The opening gambit: Gordon & MacPhail 1982 Dallas Dhu bottled in 2009 at 40% proved too good a chance to pass over as the supplier (Master of Malt) made the price very attractive. As said before we should try as many of these closed distilleries as possible before the stock dries up and prices get out of control. As also said before it is such a shame the bottler decides to cut the whisky to the legal minimum leaving us the least choice as to the flavours we can access. Natural strength would have given us most choice and I think it's fair to say the dram would have been better for it. Having recently tried a 50cl cask strength official Strathisla (thanks Macdeffe) I commend the decision to bottle at full strength but in smaller bottles in order to make price more wallet friendly. The Dallas Dhu is pale with the nose being soft and gentle- just the way I like my old drams. I think this is only the second or third time we've tried Dallas Dhu at these tastings and hopefully not the last. For a started the sweet mellow character is fine but after the nose it was a bit like free wheeling your bike down a brae but finding there is no momentum at the bottom to take you very far. The delicate nature, specially after a pub tea and a pint or two, struggles a bit to be heard over the steak pie and IPA but in all his is a pleasant example that should be savoured as a dying breed rather than quaffed as an alternative to Glenmorangie/glenlivet. I fancy I can even taste the water the bottler added, shame. For my money this is not a weak bottling but I wasn't surprised it captured the least attention on the night. The distillery was closed in the 1980s and is thankfully preserved as a fine example of a Victorian distillery as it is now in the Hands of Historic Scotland and can be toured as a museum style experience, recommended if ever near Forres in Moray: 1222333344445556 a modest but acceptable 39% of full marks. 'Estonia, cool & flowery', 'slightly drab finish', 'small munro- 3002ft', 'Cumbernauld', 'light and smooth', 'good but not distinctive', 'okay, liked smell better than taste or aftertaste', 'tit, a name to laugh at', 'pier toffee, stunning nose, light', 'rump steak'.

Next a dram some people might never think of trying- Famous Grouse but all components from first fill sherry casks 'Naked Grouse'. When I spotted this at the Famous Grouse/Glenturret web shop I was pretty curious. At the moment the product is for travel retail but I believe it will be on general release soon. With such a great franchise as the Grouse range the diversification is inevitable and has been well exploited. Port wood, cask strength, peated (I plan a peaty blend night at some point including this example) a string of malt versions and of course the Snow Grouse. I was tickled to see this incarnation won the Scottish Field's Merchant Challenge in the under £35 category. The judges clearly appreciated the quality and character as well as perhaps the innovation. To me Grouse is a fine standard blend, the best? The components are all solid- Macallan, HP, Glenrothes, North British- how can they go wrong? Here it is like a budget A'Bunadh. The grain aspect must be low compared to the normal ratio for Grouse and the cask effect is just right. Beyond being a good dram I included this as part of the scheme to bring more blends to these tastings. Very easy drinking: 2233334444555667 a commendable 46%- vindication. 'Croatia- warm, spicy', 'not to be underestimated, simple and effective', 'higher Munro', 'Perth', 'soft, sweet, drinkable', 'not a strong smell but strong initial taste, sugary aftertaste', 'Puffin- I'd rather not pay to visit them but I'll rent binoculars', 'burnt sugar, 'stewing meat'.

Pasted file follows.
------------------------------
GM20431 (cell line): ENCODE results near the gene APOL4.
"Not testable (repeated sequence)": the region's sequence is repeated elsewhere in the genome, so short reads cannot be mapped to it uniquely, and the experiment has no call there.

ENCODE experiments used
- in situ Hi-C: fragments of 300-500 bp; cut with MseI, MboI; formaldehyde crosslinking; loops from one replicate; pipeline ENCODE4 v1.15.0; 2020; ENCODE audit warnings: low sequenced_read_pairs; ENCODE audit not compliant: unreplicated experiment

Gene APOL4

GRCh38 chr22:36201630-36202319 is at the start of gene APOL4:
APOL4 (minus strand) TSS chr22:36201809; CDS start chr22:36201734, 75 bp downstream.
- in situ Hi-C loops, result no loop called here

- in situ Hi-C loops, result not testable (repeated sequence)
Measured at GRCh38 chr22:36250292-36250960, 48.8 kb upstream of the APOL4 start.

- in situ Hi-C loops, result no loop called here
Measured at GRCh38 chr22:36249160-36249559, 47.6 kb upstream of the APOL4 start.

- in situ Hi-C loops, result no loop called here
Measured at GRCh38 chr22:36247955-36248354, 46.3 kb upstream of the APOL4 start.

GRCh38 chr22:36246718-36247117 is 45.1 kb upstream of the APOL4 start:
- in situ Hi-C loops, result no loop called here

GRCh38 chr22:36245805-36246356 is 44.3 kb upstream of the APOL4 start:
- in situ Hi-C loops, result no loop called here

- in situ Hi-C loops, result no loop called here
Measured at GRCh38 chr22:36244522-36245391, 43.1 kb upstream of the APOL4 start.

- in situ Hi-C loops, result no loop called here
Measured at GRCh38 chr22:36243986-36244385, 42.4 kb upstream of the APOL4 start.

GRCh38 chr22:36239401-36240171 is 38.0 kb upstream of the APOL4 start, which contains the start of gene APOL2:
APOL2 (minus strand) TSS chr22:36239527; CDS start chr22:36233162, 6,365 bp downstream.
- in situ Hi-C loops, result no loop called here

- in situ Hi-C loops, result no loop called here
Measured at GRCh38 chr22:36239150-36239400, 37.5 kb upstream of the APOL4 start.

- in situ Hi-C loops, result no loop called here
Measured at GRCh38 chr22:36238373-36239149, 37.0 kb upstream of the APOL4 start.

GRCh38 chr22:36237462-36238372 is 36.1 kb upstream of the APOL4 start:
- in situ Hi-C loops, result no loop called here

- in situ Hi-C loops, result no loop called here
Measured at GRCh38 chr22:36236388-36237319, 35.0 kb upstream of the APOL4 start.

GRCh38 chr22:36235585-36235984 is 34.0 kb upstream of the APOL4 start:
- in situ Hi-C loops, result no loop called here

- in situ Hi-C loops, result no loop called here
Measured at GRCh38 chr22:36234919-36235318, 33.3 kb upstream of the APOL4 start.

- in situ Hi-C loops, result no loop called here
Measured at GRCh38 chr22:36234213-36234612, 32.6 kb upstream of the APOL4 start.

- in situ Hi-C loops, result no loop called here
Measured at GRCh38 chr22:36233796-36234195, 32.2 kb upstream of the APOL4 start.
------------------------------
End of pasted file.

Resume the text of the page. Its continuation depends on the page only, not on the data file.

Next the almost ubiqutous Springbank but as long as they bottle such good stuff their credit is good here. 18yo 2011 edition 46%. We tried this in the shop and now know not to compare it to the legendary 21yo but were more than happy with the complexity and quality- an improvement on last year's offering, perhaps on a par with the initial batch if a bit lower key. Being a blind tasting it was interesting to note nobody picked this out to be a Springer. The age isn't particularly obvious (melons and other tropical fruits) although the relaxed nature of the nose could be accounted for by the passing of patient time. A sweetness deftly rolls into a smokey middle and the finish goes on like a note on the piano with your foot on the pedal. The age is more evident on the palate while the tell-tale Campbeltown fuller body and brine hardly shows- I'd doubt I'd have spotted this as Kintyre's finest. 455566666677888 an enthusiastic 65%. 'Finland- weird, mad', 'one of the highest Munros', 'Aberdeen', 'quite good', 'delightful surprise', 'more to it', 'smokey flavour and aftertaste', 'stork (it defintely delivered a bundle of joy', 'well composed', 'ribeye'.